Monday, April 22, 2013

Living with chemicals: Cucurbituril

It's #RealTimeChem Week, so I thought I'd start it off with another "Living with chemicals" post. Usually with these posts I try to highlight a chemical that is very common; something that is a major part of our day to day life. This time, however, I'm going to be talking about a chemical that's part of my everyday life. It's the compound I spend most of my time in the lab studying.

The Chemical: Cucurbit[n]uril
Systematic name: Dodecahydro-1H, 4H, 14H, 17H-2, 16:3, 15-dimethano-5H, 6H, 7H, 8H, 9H, 10H, 11H, 12H, 13H, 18H, 19H,20H, 21H, 22H, 23H, 24H, 25H, 26H-2, 3, 4a, 5a, 6a, 7a, 8a, 9a, 10a, 11a, 12a, 13a, 15, 16, 17a, 18a, 19a, 20a, 21a, 22a, 23a, 24a, 25a, 26a-tetracosaazabispentaleno[1’’’, 6’’’:5’’, 6’’, 7’’]cycloocty[1’’, 2’’, 3’’:3’,4’]pentaleno (1’, 6’:5, 6, 7) -cycloocta (1, 2, 3-gh:1’, 2’, 3’-g’h’) cycloocta (1, 2, 3-cd:5, 6, 7-c’d’) dipentalene-1, 4,6, 8, 10, 12, 14, 17, 19, 21, 23, 25-dodecone
You probably know it as: probably don't know it.
The structure:

Cucurbit[n]urils, or CB[n] for short, are shaped sort of like a pumpkin, which is actually how they get the name (pumpkins belong to the family cucurbitaceae). They are, for lack of a better word, molecular cages - they can trap other molecules (we call trapped molecules "guests" and the CB[n] a "host"). They don't just bind to anything and everything, though. They're very selective about their binding (and it's not always easy to predict what will bind). For example, CB[7] will trap fluorescent dyes in its cavity. The dye won't fluoresce as long as it's in the cavity, but as soon as it's displaced it lights up. Phenylalanine will also bind to CB[7] and displaces the fluorescent dye. Some clever scientists realized that phenylalanine is found at the end of the insulin protein. They exploited this to create (or at least show a proof of concept for) a rapid analysis for insulin using CB[7].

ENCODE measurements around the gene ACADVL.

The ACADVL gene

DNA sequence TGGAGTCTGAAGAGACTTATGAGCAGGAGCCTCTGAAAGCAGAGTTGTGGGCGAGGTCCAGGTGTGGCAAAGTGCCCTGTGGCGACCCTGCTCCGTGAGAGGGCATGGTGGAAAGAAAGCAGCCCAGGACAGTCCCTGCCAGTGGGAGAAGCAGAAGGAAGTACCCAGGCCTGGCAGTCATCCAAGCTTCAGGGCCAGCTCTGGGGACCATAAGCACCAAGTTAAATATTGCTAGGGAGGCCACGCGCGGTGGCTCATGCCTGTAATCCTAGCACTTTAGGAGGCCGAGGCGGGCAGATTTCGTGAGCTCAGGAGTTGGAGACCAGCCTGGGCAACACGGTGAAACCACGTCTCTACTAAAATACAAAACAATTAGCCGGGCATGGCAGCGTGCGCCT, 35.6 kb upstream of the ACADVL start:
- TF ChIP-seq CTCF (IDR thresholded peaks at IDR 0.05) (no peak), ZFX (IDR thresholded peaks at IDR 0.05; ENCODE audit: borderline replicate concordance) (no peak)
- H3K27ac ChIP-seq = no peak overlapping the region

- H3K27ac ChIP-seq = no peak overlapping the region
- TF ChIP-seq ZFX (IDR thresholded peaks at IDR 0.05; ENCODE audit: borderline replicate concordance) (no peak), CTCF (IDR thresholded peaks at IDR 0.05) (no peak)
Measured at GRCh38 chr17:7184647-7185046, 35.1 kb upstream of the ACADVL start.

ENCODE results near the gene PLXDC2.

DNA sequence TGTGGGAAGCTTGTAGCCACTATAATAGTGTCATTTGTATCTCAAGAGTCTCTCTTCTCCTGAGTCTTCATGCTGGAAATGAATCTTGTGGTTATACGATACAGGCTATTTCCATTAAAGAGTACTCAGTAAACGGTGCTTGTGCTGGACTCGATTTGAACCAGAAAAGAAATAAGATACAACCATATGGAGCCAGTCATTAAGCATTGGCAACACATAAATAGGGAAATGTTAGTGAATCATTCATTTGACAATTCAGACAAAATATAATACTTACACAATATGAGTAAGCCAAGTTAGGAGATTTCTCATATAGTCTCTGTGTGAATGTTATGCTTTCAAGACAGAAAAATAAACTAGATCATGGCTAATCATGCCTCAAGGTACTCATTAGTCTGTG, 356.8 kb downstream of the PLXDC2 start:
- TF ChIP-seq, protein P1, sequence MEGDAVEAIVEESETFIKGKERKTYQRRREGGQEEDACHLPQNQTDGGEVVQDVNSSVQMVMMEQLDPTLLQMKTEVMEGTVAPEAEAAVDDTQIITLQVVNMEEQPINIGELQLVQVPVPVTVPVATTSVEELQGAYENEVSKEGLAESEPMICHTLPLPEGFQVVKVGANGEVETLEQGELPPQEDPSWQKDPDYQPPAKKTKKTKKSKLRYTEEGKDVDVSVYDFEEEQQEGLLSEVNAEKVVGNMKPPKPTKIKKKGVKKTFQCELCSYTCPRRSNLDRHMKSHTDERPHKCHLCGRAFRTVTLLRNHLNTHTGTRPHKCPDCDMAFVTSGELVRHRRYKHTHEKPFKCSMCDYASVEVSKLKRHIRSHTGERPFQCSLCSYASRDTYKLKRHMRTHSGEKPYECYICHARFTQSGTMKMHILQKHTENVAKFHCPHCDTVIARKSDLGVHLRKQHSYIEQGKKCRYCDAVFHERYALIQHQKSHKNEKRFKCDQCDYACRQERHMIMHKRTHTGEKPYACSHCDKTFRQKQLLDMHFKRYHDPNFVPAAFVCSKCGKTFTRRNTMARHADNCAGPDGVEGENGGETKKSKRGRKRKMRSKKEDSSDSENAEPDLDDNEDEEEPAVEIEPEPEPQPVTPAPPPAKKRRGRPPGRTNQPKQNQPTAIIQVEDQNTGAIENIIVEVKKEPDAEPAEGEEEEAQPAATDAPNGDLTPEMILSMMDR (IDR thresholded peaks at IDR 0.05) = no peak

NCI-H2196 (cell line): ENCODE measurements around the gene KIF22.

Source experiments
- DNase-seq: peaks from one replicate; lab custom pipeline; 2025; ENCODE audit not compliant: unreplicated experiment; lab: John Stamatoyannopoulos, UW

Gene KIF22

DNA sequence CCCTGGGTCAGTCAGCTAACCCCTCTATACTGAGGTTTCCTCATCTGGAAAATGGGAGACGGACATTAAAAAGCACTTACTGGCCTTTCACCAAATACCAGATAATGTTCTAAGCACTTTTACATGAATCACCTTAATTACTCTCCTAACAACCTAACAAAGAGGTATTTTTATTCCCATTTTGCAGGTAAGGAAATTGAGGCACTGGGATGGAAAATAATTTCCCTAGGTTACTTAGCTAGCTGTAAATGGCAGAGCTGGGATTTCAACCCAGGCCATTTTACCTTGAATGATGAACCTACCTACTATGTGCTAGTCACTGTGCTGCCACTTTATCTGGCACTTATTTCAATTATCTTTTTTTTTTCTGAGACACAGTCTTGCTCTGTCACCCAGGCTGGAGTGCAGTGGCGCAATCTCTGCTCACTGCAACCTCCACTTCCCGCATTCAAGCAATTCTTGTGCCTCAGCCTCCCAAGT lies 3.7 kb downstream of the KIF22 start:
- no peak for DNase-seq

Over and over cucurbiturils amaze me. They affect how molecules interact with light, they trick liquid phase molecules into thinking they're in the gas phase, they have been proposed for drug delivery, catalysis, waste management, and molecular architecture to name only a few applications. What's most amazing to me is how unpredictable each new derivative can be. With each new derivative that we study we find that the chemistry is vastly different, even when the compound itself is nearly the same (I'll insert some new results from my lab here once they're published). It's not a chemical you'll run into every day, but studying this chemical is what keeps me awake at night and gets me out of bed in the morning.